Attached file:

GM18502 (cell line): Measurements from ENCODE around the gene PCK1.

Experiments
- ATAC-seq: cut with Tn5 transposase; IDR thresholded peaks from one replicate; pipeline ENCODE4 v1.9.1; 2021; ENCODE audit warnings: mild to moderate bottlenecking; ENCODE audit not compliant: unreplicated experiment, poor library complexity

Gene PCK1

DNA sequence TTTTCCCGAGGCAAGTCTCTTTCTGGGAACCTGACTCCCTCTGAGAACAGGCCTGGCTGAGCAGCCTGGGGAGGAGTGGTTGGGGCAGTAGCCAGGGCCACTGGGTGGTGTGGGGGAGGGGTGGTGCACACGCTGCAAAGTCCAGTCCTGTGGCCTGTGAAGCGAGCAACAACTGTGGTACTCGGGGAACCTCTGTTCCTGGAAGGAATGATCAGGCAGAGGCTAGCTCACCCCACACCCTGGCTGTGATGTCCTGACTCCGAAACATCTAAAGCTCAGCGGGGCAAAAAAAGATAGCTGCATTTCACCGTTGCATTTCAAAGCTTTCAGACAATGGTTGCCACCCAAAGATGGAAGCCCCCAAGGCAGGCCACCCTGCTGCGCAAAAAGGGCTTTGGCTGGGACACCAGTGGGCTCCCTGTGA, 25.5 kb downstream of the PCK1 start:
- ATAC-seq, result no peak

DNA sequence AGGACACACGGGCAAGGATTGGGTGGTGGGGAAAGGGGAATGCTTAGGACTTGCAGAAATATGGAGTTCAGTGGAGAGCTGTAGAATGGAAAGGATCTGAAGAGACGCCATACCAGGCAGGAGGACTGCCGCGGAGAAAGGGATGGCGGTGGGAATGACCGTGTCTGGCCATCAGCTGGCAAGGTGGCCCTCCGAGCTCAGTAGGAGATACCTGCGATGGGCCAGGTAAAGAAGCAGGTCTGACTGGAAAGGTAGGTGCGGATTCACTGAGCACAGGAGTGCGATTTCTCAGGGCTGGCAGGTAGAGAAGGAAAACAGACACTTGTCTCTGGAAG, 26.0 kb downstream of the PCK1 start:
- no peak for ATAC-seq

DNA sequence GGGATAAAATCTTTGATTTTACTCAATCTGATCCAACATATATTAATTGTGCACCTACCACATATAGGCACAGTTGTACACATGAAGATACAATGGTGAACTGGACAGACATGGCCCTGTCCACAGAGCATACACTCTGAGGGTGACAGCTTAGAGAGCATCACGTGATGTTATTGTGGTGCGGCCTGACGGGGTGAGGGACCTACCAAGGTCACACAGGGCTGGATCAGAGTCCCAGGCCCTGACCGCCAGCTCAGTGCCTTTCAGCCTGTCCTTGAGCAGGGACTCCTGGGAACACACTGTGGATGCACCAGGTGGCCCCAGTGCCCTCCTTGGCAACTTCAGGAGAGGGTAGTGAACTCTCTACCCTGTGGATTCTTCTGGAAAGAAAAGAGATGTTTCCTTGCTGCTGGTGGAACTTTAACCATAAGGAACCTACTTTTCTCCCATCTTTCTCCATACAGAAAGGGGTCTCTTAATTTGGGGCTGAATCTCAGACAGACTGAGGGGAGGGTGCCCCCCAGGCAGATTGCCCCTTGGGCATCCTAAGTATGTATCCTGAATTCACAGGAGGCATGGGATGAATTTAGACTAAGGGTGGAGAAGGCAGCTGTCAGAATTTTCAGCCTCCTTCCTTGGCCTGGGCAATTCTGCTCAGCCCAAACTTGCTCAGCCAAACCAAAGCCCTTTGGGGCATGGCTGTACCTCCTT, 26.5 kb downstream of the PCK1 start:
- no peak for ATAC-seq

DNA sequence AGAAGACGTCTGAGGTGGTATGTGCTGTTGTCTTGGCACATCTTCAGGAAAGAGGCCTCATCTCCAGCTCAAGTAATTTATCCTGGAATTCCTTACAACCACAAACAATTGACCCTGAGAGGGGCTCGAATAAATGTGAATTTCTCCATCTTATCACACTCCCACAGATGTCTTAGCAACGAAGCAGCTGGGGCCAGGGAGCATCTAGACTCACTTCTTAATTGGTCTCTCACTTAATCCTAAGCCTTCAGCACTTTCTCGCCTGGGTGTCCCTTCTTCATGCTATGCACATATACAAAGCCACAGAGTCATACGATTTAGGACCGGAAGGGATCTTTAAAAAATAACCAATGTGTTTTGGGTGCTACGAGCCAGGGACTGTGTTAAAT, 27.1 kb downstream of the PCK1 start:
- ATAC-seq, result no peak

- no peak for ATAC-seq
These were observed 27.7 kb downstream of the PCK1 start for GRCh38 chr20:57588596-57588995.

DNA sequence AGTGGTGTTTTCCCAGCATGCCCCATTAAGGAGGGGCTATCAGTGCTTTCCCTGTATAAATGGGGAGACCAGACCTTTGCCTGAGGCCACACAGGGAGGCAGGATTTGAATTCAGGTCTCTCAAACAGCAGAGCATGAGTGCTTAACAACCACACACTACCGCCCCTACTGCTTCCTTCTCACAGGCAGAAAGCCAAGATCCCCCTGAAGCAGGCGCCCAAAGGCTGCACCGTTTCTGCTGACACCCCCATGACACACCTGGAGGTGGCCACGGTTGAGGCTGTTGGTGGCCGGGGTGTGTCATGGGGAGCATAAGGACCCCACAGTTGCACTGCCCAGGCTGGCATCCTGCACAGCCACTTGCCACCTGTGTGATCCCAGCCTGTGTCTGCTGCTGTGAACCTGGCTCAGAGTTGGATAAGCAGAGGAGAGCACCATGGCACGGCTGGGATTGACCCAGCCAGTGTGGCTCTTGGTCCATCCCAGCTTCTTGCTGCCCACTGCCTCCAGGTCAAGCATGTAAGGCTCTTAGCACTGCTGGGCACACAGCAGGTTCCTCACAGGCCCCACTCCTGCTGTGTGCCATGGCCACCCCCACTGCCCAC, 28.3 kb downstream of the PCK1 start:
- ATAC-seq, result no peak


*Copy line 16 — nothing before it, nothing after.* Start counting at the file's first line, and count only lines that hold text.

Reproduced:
- ATAC-seq, result no peak